In defendant's motion for new trial specific objections were made to instruction No. 2 for the reason that it was not supported by the evidence; that it allowed the jury to find against defendant if the defendant failed to stop, slacken the speed of and swerve his car when he saw or could have seen plaintiff's vehicle in time and with safety to his car and occupants, without requiring the jury to find that the defendant could have done so with the means at hand; that it allowed the jury a roving commission to fasten negligence on the defendant; that it combined primary negligence and humanitarian negligence theory in the same sentence and in the conjunctive and makes the instruction misleading and confusing and makes it conflict with itself; that the instruction is not a correct statement of the humanitarian theory of negligence.
We think this objection is well taken. Defendant now complains of the instruction for entirely different reasons than those assigned in the motion for new trial.
Defendant's allegation of error No. III complains of the action of the trial court in the giving of instruction No. 3 for three reasons:
1. Because it conflicts with instruction No. 10 given by the court.
2. Because it directs a verdict for plaintiffs without requiring the jury to find defendant negligently failed to yield the right-of-way.
3. Because it is not supported by the facts.
Instruction No. 3 reads as follows:
"The Court instructs the jury that if you find and believe from the preponderance or greater weight of the credible evidence that the plaintiff's motor vehicle entered the roadway intersection mentioned in evidence ahead of and before the defendant's car entered said intersection, and if you find that in entering and proceeding across said intersection the plaintiff, Raymond Silkey, exercised such care as a very careful and prudent person would ordinarily exercise under the same or similar circumstances, then you are instructed that plaintiff's said motor vehicle had the right of way over the defendant's automobile even though the defendant's automobile was at that time approaching the intersection from the right of plaintiff's motor vehicle, and you are further instructed that if you find that the defendant's automobile collided with the plaintiff's vehicle at said intersection under the circumstances above mentioned, and that as a direct result thereof the motor vehicle of the plaintiff, Charles Jameson, was damaged and that the plaintiff, Raymond Silkey, was injured, then your verdict will be for the plaintiff, Charles Jameson, on Count I of his petition and for the plaintiff, Raymond Silkey, on Count II of his petition."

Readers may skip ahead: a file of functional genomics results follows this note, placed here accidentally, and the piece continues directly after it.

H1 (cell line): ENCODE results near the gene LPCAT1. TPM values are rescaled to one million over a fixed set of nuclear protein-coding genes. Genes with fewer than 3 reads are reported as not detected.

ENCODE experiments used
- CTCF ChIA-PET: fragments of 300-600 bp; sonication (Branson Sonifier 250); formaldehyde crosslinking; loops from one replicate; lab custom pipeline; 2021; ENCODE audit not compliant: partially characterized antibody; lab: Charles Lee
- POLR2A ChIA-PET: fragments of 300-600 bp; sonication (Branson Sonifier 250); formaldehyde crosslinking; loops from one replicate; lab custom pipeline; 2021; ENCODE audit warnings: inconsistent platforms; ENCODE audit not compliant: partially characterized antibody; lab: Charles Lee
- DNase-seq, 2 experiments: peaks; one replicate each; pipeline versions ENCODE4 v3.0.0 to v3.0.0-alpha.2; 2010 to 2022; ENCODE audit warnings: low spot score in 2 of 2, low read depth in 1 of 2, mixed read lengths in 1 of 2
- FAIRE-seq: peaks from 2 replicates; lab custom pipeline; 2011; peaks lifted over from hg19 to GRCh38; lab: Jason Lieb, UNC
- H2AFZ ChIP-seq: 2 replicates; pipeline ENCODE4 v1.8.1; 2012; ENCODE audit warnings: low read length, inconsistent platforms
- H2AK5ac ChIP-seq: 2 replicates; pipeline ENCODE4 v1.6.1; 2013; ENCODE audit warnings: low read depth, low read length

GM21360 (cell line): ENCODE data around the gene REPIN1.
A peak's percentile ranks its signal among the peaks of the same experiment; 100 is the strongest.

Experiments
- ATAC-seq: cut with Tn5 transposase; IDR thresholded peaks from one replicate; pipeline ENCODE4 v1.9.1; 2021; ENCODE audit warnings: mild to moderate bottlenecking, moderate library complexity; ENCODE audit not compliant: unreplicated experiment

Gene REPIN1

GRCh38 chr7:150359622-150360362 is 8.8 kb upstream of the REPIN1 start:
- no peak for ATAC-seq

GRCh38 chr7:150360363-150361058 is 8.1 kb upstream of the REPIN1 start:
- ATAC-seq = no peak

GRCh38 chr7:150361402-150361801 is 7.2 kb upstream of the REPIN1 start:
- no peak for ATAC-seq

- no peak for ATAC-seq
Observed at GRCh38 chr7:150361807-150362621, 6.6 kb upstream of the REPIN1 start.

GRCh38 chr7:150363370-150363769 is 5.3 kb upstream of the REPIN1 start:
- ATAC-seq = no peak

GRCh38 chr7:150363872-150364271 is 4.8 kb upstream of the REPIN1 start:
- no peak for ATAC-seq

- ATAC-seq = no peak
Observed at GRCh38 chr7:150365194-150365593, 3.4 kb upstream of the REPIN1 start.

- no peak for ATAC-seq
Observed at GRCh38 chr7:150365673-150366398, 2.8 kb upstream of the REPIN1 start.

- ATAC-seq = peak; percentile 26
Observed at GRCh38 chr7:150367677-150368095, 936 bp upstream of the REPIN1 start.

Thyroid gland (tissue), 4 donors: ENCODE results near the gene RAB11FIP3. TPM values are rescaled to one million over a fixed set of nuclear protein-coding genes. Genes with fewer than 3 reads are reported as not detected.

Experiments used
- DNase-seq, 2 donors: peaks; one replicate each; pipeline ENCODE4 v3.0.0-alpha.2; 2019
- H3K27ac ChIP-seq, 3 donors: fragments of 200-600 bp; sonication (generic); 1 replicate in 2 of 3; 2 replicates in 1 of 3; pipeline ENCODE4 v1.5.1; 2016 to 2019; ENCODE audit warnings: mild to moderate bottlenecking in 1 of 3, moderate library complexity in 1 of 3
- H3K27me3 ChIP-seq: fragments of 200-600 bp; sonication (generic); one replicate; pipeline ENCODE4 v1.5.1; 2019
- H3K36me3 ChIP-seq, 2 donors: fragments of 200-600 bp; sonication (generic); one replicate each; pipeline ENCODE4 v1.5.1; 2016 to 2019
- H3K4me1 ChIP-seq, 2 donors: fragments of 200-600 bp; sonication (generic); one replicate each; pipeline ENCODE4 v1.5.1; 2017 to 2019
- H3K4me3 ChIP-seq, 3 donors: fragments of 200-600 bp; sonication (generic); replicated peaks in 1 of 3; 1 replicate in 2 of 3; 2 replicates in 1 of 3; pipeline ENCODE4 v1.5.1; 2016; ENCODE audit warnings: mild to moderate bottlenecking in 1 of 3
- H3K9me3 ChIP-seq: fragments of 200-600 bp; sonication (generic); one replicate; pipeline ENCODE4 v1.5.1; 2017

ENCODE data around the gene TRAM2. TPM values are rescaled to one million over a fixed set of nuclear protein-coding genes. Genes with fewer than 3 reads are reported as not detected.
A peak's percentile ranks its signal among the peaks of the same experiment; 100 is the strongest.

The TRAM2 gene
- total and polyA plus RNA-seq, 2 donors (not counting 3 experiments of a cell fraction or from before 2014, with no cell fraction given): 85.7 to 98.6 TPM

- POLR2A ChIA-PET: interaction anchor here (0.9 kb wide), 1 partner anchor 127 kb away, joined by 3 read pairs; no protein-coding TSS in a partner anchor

We find there is no merit in the first contention raised. Instruction No. 3 presents a theory of negligence where plaintiff's car reaches an intersection before that of defendant and, by the highest degree of care, has the right to proceed or the right-of-way. Instruction No. 10 is presented under the statutory rule that where two cars arrive at an intersection at approximately the same time, the car on the right has the right-of-way or the right to proceed.
Defendant's second objection to the instruction is that it directs a verdict for plaintiffs without requiring the jury to find defendant negligently failed to yield the right-of-way.
*146 In Ross v. Wilson, 236 Mo.App. 1178, 163 S.W.2d 342, 347, the law is stated:
"* * * It is the law as declared in the above cases that a driver of a motor vehicle who first reaches an intersection does not have an absolute and unqualified right to proceed across the intersection under any and all circumstances and regardless of the conditions which may confront him. However, the instruction in question does not tell the jury that plaintiff and her driver had an unqualified right to proceed merely because plaintiff's car reached the intersection first. As a predicate for finding that plaintiff's car had the right to proceed across the intersection the instruction required the jury to find `that in entering and proceeding across said intersection Marion Ross and Irene Ross exercised such care as very prudent and careful persons would have exercised under the same or similar circumstances.' * * *"
The instruction in the case at bar seems to have followed this instruction as far as the instruction is given and we think the instruction is sufficient as presenting to the jury the question of the right to proceed across the intersecting highway.
In Higgins v. Terminal R. Ass'n of St. Louis, 362 Mo. 264, 241 S.W.2d 380, 387, the following law is stated: